All which beg the question what is the state of Black America 50 years after the signing of the Civil Rights bill? On one hand one can look no further than the Oval Office to see evidence of change. I am reminded of the 1984 Speech by the late Governor Mario Cuomo, when he countered President Reagan’s “Shining City on a Hill” image by saying “there is another city” one where “there are more poor than ever”.  The Canfield Green section of Ferguson, or the Sandtown-Winchester where Freddie Gray lived, offer lives that run counter to narrative of African American progress.  Communities that once thrived have become depressed, war zones, a sad collection of broken houses and broken dreams. The tragic reality is that for every Barack Obama, there are thousands of Michael Brown’s or Freddy Gray. This is the state of Black America.

President Obama spoke in the aftermath of the death of Freddie Gray, of a need for all hands on deck approach. I suggest we need something more something like more clarity, and more honesty. Michael Brown’s body laying in repose for over four hours in the hot August sun was clear, the video images of Kajieme Powell, Eric Garner, and Tamir Rice were equally as clear. But in the fog of urban war that is claiming black men the clarity on the root causes, and the honesty about those causes is missing. While dismissing the myopic vision of white American that can’t see the forest through it’s white privileged trees, we can not ignore the reality that whether a black man is killed by law enforcement or at the hands of another black man, they are both fruits from the same poisonous tree of injustice, poverty, dis-empowerment, and failed policies. The protestors are in the streets, not simply because they are sick and tired of being sick and tired, they are forced to take the streets because African American leadership has failed them.

Filmmaker Spike Lee is producing a movie called Chiraq a name that combines the name of Chicago with Iraq; the message of the film is that black deaths in Chicago mimic the deaths of American soldiers who perished in Iraq. At the root of all these deaths, whether at the hands of police, or other black men, is poverty. We can be clear about the deaths, but we also have to be honest about the causes. Communities that are impoverished, also lack power, communities that lack power are often reactive not proactive.  We have ignored poverty for years, and we have ignored our communal lack of power for years and the net effect is Michael Brown Jr. I support the protestors who have put their lives, their freedom on the line, yet in order to make the indictment of “the whole damn system is guilty as hell” stick, we must see the systemic causes of poverty, the failed poverty initiatives, the black on black crime, the failure of the African American leadership class to inoculate and protect our young, as one and the same. With the Black Lives Matter movement as a backdrop the race for the White House is unfolding, as a community, we can ill afford to allow the next President to move the clock back, as President Obama has said often elections have consequences. But not just national elections, in 2012 Anthony Anderson a 46 year old black man died in the hands of Baltimore police, a year later, Gregg Bernstein at the time the Baltimore State Attorney chose not to charge the police. In 2014 he lost his seat to Marilyn Mosby, who made the call to charge all six of the Baltimore Police in the death of Freddie Gray.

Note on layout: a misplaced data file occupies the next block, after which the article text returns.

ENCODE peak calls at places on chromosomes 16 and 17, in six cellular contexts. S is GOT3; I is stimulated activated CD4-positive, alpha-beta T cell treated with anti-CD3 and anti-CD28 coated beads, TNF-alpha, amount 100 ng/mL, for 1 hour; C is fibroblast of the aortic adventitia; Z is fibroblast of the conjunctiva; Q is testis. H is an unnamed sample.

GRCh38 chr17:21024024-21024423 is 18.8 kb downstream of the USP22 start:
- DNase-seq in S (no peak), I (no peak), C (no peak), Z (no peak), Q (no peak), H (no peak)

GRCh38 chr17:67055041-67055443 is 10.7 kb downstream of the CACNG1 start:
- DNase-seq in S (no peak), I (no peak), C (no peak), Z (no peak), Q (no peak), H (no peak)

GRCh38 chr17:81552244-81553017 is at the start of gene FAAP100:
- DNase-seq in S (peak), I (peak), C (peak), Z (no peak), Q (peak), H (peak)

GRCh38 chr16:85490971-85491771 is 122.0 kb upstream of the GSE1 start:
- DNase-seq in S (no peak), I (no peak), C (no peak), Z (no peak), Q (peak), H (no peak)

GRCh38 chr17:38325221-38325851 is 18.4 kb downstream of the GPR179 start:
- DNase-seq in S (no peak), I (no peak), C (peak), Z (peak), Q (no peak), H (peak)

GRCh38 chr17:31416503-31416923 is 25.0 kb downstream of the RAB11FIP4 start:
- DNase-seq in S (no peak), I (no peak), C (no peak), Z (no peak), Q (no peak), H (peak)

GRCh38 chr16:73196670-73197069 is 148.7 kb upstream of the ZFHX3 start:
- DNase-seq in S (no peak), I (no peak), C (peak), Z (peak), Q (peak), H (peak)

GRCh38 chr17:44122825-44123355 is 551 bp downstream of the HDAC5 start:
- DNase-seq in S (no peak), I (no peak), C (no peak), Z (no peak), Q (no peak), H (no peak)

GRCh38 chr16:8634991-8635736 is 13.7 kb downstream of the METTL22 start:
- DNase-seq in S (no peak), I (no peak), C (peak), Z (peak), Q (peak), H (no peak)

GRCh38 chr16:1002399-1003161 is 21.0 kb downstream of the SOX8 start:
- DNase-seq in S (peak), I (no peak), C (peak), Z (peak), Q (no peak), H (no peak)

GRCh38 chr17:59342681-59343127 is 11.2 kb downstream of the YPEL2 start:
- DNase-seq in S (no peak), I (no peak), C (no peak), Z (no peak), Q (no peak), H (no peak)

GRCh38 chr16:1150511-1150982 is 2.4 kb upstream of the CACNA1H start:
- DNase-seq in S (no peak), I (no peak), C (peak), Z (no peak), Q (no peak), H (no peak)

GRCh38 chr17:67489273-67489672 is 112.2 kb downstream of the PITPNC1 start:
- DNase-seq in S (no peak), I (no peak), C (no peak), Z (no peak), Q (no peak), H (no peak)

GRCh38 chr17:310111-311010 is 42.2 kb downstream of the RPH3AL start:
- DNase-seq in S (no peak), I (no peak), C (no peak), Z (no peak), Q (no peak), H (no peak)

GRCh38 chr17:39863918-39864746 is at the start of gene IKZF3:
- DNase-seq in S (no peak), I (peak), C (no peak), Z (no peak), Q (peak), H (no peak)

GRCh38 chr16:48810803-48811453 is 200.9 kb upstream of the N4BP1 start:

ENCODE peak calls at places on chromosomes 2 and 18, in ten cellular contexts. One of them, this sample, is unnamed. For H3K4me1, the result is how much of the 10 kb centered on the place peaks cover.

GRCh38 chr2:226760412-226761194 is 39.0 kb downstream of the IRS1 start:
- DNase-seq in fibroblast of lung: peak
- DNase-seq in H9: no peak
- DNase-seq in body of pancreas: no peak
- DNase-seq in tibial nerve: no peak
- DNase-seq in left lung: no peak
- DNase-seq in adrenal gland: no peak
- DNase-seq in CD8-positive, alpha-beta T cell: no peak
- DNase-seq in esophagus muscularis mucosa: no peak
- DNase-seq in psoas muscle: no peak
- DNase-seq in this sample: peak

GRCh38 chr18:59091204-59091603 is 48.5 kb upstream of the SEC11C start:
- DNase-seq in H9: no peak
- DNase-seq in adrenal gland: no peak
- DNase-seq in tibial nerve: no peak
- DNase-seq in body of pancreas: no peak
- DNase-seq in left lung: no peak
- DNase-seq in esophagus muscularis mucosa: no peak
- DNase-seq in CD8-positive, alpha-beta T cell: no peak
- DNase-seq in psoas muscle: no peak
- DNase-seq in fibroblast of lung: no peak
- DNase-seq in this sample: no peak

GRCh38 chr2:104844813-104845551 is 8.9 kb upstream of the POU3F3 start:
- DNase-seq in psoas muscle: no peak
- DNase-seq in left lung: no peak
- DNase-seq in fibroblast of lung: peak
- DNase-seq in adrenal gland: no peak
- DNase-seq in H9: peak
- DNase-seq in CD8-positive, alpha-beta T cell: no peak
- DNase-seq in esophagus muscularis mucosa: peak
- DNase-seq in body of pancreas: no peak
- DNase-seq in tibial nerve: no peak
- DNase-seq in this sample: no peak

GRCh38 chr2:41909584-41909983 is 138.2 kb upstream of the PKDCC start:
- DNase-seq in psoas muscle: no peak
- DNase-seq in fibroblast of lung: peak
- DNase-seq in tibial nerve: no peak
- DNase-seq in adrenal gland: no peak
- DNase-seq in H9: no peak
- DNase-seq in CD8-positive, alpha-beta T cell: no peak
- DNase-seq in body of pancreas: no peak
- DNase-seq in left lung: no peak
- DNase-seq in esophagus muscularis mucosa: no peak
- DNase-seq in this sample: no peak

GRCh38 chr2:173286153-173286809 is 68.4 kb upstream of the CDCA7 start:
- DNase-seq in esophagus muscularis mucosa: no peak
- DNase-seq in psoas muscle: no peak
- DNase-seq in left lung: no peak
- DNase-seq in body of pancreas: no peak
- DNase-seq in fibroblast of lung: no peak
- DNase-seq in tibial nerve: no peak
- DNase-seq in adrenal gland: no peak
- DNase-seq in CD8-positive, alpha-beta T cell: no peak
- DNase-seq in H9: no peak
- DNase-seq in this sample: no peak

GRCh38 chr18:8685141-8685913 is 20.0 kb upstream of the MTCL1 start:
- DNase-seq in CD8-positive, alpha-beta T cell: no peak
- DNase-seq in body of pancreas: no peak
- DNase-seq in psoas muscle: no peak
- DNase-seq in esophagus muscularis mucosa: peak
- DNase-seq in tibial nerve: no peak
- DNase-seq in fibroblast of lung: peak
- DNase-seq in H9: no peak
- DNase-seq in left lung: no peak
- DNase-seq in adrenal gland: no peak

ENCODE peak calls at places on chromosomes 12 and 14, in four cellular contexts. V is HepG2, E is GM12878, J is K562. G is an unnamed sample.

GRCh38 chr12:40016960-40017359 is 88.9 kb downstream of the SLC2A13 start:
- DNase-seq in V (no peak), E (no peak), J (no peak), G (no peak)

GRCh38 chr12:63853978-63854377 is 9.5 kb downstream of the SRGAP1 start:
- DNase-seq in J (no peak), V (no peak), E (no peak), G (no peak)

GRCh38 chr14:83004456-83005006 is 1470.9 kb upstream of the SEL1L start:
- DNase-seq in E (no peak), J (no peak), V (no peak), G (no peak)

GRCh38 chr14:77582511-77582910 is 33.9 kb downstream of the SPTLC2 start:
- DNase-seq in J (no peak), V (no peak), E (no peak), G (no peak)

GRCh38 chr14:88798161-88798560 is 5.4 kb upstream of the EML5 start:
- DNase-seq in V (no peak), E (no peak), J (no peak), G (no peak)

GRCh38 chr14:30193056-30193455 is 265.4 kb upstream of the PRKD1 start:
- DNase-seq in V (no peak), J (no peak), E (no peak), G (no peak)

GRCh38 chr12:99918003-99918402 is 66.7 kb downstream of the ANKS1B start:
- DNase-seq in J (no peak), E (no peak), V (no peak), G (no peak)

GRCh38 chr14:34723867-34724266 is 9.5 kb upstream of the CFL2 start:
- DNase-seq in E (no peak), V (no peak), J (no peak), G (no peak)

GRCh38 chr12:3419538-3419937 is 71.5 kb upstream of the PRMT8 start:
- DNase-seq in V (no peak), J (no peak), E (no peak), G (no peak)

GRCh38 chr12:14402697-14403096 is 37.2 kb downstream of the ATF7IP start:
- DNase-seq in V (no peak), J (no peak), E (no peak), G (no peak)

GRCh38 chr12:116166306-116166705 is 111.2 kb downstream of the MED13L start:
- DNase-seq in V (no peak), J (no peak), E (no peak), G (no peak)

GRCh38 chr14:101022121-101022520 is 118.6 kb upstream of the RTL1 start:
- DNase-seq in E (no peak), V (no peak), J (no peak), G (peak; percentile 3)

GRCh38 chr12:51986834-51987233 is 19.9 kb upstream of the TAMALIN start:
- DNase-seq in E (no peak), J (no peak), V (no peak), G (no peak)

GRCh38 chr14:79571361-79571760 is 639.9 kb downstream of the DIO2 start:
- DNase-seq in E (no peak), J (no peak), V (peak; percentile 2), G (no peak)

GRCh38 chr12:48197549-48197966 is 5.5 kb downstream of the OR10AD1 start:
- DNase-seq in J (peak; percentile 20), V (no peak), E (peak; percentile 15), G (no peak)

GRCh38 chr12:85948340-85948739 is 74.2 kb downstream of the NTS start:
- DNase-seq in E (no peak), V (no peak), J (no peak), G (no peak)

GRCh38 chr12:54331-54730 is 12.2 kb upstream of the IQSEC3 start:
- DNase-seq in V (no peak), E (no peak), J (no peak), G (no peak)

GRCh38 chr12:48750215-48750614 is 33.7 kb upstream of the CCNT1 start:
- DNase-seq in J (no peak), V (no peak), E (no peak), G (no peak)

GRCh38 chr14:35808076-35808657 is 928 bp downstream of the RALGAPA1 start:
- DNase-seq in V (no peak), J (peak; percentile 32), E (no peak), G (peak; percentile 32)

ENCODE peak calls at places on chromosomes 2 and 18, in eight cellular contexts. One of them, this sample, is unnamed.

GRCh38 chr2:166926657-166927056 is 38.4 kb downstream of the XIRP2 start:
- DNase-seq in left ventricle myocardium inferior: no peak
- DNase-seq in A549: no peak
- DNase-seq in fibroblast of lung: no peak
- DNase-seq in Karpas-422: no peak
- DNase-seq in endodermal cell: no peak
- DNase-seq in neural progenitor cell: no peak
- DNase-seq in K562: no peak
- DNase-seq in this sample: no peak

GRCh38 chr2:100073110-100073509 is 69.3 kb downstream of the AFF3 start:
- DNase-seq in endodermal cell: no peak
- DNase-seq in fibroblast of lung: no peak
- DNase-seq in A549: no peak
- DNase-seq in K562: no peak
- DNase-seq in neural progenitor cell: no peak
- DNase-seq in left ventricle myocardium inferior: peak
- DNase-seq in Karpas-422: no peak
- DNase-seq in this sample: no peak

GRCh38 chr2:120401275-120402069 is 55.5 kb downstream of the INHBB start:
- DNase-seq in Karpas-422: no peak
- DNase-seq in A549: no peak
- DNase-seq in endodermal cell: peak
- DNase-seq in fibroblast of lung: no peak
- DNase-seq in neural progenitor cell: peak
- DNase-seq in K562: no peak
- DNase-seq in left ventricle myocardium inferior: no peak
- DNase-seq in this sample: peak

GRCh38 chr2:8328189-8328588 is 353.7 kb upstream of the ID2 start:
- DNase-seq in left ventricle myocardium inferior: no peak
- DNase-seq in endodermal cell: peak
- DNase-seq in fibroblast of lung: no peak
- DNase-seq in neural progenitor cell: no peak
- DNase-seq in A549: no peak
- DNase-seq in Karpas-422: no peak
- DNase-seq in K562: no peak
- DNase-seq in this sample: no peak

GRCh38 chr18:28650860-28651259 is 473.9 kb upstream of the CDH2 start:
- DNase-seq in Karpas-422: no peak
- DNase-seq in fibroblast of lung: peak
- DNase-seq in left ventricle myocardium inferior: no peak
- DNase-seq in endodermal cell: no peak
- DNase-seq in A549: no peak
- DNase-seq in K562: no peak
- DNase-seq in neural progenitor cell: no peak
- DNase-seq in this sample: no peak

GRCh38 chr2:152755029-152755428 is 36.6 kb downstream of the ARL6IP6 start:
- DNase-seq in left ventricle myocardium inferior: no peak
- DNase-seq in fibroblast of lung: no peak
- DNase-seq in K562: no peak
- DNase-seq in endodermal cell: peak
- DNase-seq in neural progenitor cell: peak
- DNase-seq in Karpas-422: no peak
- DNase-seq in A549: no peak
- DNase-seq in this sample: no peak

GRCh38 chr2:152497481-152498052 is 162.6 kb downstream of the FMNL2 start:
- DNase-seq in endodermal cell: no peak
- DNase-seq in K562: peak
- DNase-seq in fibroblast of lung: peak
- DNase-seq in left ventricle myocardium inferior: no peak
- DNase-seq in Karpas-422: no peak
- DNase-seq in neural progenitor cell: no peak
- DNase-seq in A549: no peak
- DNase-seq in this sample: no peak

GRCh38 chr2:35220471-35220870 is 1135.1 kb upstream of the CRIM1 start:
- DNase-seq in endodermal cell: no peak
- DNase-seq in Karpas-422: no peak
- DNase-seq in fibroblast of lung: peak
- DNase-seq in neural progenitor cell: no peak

This is a call for empowerment. Empowered communities are proactive, empowerment matters, as a community, we can no longer sleep on the issues that are destroying our community, and we can no longer fail to hold our leadership accountable. Black Lives Matter has to be more than a protest chant or a social media hashtag, it must be a rallying cry for action – not just in the streets, but in the courts, in the ballot box, in the board rooms, and in our hearts. If we fail to do so, every five-year-old black child is at risk, if not today, in ten years. We owe it to our future to take action today. We must not fail.